Yesterday was my fourth phototherapy treatment. We’ve been having snow almost everyday and temperatures in the single digits. We thought that the interstate would be clear, but we were unpleasantly surprised. Snow was falling and freezing on the windshield. The roads were plowed and sanded but the weather wasn’t cooperating.
Thankfully we have an all-wheel drive and hubby is good at snowy weather driving. Once we got in the city the roads were even worse. We had to slow down in order to arrive safely. What hurt me was that to keep the windshield clear we had to turn up the defrost as hot as it would go.
I don’t handle heat well at all. I sat in the back seat with the window cracked, but the heat got to me. After the treatment I was feeling bad.
I got a bad headache and felt like I was getting the flu. When I got home I started to chill and felt terrible. I was so exhausted and nauseated. All I could do the rest of the day was to rest in the recliner. No supper was cooked and all I felt like eating was dry toast.
Hubby gave me a hard back rub because my muscles felt like they were screaming. I think this level of phototherapy finally got to the level where I felt the side effects. Some side effects that are common can be red or itchy skin. So far, I haven’t had any redness or itching. This time my treatment lasted for 50 seconds.
After feeling so bad, this morning I tried looking up other side effects. There it was…the side effects that I found included: headache, fatigue, cataracts, premature aging of the skin and diarrhea (mostly when infants are using treatment for jaundice).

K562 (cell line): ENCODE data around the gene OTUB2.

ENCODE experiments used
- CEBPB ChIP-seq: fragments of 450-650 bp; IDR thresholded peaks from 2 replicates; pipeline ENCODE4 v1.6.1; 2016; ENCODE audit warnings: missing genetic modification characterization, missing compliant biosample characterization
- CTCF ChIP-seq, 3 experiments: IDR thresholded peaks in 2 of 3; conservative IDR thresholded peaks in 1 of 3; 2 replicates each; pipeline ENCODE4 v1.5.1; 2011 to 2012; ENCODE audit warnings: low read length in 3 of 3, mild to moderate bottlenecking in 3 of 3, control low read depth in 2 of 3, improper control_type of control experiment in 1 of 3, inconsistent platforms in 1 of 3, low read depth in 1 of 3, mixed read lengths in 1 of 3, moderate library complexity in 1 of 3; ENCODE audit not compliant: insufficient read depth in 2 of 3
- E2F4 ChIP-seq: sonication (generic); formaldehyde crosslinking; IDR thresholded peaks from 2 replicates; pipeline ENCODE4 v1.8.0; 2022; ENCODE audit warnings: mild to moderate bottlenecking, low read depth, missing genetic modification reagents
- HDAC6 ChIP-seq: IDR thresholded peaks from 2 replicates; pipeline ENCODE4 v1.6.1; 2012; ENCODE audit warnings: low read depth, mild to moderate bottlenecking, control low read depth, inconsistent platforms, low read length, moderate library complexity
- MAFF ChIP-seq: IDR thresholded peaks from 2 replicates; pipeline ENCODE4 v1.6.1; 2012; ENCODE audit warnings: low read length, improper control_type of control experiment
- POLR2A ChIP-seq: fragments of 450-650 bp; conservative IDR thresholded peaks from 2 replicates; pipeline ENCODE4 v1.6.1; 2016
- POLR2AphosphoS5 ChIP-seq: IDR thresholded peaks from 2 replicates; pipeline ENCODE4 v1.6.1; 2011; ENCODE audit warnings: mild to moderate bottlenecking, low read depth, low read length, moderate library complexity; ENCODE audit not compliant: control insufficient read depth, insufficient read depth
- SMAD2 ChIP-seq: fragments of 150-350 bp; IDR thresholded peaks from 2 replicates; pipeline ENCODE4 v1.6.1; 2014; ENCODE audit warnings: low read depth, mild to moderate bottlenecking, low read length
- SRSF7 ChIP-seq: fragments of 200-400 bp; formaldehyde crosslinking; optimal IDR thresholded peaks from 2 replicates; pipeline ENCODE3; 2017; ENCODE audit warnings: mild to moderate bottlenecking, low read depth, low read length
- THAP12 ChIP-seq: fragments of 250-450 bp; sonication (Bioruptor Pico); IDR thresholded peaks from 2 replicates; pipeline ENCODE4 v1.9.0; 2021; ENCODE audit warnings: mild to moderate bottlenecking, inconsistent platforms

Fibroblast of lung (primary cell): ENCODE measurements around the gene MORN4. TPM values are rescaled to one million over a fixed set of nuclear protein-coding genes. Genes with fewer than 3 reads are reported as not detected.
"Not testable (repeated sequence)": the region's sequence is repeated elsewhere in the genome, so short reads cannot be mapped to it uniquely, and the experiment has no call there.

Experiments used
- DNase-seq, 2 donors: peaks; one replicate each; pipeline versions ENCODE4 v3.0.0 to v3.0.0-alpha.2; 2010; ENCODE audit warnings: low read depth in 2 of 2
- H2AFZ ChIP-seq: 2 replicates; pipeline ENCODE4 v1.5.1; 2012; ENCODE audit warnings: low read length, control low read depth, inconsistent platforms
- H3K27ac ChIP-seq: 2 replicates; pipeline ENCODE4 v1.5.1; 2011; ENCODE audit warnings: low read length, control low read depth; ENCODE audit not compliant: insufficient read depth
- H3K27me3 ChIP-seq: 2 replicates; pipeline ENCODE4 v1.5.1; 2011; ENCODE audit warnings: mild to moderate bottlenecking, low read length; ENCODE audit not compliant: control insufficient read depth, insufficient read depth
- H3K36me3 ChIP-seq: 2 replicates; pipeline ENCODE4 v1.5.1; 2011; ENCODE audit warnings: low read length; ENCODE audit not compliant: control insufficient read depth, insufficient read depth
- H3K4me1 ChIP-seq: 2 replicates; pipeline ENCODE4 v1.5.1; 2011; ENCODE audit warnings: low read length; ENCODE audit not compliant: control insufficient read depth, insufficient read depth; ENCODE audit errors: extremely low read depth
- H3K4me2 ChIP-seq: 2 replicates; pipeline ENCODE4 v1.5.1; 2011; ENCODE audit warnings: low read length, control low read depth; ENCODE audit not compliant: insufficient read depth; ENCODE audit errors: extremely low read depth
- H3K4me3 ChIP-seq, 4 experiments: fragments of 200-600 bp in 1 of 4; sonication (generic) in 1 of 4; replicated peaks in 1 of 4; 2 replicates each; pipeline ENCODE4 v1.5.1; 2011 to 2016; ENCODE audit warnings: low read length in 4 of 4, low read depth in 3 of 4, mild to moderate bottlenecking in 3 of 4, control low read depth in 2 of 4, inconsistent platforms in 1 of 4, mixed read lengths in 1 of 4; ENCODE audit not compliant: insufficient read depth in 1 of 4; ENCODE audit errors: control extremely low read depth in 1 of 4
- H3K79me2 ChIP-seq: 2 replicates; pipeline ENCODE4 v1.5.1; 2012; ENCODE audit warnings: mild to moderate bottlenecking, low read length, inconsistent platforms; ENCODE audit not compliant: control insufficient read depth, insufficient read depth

I wear goggles to prevent eye damage, because I already have small cataracts. When I go back tomorrow I will know what to expect. I’ll plan on taking pain medicine, a pillow, an ice-pack, and a blanket to help me in the car. I’ll lie down and try to deal with it. I always find it easier to handle something bad if I know what to expect.
I didn’t know about these side effects, but all of us with chronic illness need to know all the facts before we undergo treatments. Living with the beginnings of Cutaneous T-Cell Lymphoma is scary enough without having all the facts. I guess that I should have done more research.
Since I feel better today, I at least know that these side effects are short-term. We have snow in the forecast for the next three days so I’ll be praying that we can drive safely again.
@2021, copyright Lisa Ehrman
Disclaimer: I’m not a medical expert. This post contains my opinions and is not meant to be taken as medical advice. If you have a medical concern, please consult your personal physician.